Friday’s jobs report has added a rosy cast to an already brightening economic picture in the United States. Nonfarm employment rose by 353,000 last month, almost double what economists had predicted. The report suggests that the economy is growing steadily as fears of recession, so prevalent a year ago, continue to fade. The next question is what will happen to interest rates.
On Wednesday, the Federal Reserve signaled that it was done raising interest rates. Many economists expect the first rate cut in March, but the strong jobs report may now push that to a later date.
The Labor Department also revised upward job gains in previous months, especially December, suggesting that job growth may be accelerating. Job gains in January were strong across the board, from business and professional services to retail positions.
Why We Wrote This
Americans are well aware that inflation hit hard after the pandemic. The latest numbers show an increasingly positive narrative: decelerating inflation, no recession in sight, and surprisingly strong job growth.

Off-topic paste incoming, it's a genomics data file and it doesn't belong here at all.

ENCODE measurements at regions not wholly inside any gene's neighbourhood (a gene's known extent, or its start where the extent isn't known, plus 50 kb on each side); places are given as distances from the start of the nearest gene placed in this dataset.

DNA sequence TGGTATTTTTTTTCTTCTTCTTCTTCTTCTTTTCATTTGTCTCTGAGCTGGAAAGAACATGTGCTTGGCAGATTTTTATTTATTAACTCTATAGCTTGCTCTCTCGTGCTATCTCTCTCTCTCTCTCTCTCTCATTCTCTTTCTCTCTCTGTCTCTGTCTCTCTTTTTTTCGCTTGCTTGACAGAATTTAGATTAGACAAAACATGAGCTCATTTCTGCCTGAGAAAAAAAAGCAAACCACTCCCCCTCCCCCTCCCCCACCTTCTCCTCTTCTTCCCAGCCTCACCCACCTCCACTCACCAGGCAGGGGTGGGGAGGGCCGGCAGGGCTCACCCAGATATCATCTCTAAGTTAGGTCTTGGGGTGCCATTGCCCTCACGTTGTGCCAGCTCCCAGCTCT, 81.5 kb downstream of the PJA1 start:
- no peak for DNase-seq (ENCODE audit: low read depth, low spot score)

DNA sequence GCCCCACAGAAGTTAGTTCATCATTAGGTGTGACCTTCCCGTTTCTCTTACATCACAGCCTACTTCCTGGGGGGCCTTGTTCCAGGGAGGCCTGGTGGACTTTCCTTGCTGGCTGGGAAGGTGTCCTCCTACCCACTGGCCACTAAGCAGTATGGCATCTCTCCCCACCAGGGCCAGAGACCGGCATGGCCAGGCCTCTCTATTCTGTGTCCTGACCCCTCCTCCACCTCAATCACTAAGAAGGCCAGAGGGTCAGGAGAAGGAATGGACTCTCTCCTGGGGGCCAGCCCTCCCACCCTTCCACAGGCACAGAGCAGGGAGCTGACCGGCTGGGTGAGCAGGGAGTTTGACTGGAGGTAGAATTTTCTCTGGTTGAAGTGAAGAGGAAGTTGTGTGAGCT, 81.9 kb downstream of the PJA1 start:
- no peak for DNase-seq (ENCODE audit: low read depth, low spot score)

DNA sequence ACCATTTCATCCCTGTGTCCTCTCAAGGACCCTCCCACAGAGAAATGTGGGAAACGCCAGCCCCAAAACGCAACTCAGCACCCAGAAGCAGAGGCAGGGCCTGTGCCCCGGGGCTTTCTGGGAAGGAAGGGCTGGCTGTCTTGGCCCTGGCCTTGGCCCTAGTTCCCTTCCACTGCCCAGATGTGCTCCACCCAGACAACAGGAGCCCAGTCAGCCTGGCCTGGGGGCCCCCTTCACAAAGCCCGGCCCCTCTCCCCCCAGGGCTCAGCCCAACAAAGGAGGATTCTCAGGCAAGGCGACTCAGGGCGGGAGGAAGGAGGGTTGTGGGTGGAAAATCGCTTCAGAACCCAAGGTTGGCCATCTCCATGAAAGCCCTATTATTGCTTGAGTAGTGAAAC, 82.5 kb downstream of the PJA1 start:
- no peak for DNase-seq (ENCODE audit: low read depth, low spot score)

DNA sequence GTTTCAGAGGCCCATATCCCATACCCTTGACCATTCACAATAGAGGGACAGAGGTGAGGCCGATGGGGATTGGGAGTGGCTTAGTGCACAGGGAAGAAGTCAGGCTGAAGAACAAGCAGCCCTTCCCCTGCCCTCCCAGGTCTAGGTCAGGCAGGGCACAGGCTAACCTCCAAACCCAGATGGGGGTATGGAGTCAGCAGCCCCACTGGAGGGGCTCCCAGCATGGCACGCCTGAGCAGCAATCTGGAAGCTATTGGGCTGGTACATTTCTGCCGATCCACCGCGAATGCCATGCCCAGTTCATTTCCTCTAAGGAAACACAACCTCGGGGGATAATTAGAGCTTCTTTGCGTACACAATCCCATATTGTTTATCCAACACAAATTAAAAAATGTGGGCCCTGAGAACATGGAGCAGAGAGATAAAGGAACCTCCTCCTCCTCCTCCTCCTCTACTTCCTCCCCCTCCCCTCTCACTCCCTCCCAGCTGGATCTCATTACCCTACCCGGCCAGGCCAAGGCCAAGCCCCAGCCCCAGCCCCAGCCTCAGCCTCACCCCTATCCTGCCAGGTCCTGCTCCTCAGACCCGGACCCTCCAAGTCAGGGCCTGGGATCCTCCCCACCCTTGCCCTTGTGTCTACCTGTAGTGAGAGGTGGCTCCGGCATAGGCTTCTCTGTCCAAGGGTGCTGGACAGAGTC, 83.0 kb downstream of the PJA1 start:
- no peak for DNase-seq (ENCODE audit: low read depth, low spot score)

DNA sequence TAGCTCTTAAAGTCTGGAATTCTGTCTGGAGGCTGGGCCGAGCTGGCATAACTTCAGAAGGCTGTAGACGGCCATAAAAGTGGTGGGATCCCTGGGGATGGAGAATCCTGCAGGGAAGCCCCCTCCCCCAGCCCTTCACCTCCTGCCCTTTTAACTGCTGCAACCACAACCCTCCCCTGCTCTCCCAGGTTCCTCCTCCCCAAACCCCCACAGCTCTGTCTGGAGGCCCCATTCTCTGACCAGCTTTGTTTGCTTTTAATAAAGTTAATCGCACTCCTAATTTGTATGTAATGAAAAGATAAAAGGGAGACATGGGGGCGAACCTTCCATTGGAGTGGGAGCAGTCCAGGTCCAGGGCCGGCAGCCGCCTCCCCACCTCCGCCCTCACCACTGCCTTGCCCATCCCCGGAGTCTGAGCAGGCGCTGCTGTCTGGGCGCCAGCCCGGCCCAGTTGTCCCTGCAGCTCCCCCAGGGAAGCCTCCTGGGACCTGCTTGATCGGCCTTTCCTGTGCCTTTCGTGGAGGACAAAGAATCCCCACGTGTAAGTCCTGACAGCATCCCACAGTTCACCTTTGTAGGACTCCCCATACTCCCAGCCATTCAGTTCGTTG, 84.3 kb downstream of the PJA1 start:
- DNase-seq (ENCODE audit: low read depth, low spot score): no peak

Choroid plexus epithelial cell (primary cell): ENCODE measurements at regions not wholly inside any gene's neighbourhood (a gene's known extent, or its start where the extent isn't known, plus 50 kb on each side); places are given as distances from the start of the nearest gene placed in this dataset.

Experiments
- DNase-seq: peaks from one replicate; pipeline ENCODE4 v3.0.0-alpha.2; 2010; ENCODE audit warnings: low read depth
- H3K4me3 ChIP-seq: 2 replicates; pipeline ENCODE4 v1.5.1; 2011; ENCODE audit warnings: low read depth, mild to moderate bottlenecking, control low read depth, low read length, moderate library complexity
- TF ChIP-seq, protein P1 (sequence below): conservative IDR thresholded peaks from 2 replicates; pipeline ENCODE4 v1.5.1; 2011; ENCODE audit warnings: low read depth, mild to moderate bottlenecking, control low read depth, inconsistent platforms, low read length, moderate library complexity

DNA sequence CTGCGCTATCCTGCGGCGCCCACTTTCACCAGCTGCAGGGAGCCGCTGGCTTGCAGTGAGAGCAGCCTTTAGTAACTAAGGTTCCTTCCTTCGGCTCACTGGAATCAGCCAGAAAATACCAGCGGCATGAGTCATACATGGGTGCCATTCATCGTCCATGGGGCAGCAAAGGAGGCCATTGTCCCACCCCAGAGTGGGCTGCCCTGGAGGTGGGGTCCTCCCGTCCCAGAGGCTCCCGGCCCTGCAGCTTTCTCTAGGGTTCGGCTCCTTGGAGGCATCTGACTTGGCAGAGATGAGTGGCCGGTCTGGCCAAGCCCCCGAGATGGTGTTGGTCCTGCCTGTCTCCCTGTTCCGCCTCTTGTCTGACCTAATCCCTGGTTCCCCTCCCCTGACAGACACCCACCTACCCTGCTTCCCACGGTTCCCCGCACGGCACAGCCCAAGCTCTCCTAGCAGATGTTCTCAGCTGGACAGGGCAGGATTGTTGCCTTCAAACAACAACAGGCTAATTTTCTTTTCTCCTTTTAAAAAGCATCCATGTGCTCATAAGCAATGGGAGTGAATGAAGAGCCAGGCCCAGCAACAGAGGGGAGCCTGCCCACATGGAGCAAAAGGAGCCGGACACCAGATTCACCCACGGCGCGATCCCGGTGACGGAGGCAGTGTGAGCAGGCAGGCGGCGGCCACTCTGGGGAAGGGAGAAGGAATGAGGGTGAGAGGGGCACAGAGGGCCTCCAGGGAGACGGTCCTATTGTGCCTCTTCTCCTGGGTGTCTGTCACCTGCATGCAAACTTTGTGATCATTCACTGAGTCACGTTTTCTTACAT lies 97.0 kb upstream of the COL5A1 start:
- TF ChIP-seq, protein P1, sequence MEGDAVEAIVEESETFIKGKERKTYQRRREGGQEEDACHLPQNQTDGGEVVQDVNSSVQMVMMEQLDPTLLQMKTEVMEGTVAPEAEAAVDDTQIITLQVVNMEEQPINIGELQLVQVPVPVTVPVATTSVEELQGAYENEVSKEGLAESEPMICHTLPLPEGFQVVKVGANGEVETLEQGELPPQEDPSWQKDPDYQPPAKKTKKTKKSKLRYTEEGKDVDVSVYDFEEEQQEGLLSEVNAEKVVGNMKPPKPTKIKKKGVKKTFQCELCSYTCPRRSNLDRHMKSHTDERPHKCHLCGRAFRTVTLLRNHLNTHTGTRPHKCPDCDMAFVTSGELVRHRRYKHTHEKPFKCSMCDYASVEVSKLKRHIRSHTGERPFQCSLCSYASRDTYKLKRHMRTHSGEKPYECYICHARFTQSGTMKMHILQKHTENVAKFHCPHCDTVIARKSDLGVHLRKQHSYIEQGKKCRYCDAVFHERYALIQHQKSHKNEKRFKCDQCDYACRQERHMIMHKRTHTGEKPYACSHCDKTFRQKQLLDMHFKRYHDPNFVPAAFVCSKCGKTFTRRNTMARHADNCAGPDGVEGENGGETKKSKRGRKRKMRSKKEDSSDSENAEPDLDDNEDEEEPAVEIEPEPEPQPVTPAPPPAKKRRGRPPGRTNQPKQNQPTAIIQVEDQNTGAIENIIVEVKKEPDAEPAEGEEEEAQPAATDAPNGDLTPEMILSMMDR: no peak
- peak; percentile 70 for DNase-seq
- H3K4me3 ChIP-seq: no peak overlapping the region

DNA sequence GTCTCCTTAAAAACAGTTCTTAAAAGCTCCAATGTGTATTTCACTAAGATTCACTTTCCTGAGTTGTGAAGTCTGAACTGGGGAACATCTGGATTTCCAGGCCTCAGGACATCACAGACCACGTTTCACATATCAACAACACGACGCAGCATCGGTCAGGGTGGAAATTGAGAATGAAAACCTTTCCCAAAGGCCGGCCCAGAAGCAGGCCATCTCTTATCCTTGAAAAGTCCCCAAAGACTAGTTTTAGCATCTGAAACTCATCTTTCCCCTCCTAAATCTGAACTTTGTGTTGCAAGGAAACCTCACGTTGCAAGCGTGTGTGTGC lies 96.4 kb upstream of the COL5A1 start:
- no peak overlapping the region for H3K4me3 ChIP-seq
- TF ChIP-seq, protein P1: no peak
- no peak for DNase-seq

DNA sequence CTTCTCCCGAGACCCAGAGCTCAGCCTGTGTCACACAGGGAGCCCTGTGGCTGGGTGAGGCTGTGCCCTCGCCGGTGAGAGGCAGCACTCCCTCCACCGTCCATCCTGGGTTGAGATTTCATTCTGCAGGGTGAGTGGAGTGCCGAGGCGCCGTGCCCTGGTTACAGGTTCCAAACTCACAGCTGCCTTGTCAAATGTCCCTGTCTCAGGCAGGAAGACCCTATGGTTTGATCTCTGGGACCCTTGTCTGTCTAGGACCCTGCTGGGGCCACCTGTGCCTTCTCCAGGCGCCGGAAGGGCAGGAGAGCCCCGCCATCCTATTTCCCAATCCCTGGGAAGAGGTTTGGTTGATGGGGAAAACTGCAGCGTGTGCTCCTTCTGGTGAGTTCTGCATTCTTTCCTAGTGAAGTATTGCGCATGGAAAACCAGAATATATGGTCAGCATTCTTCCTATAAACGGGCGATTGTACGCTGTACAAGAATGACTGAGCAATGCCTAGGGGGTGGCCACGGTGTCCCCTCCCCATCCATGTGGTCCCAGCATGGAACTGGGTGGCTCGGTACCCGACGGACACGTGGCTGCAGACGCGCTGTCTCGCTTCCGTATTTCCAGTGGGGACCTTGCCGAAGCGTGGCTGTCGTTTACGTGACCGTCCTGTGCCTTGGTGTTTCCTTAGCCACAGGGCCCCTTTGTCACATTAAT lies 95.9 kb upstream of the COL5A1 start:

Even with high interest rates, unemployment remains at a low of 3.7%, marking two years that the jobless number has been below 4%, the longest span since 1968.
The job numbers aren’t universally positive. January saw a dip in the average hours people are working, which can be a sign of cooling in the economy, according to the Labor Department’s survey of employers. The department’s other monthly job survey, of households, showed a decline of 31,000 jobs rather than an increase. (The two surveys don’t always match, but each provides useful signals.) And the ratio of people employed to the overall population remains below pre-pandemic levels.
One of the economy’s weaker areas is housing. And the longer interest rates stay high, the more expensive housing becomes, especially for young people trying to buy their first home. A recent Bloomberg report suggests that almost half of people ages 18 to 29 still live at home with parents, mostly due to rising housing costs.
The Fed is keeping a close eye on inflation, which has come down dramatically since late 2022 when it peaked at 9.1%, a 40-year high. The rate fell to 3.4% in December, still above the Fed’s target of a 2% annual rate.
Some economists worry that wage gains can fuel inflation. In January, wages rose at an annual 4.5%, a strong bounce due in part to the ratification of United Auto Workers contracts in December. That means average pay growth is outpacing inflation at present.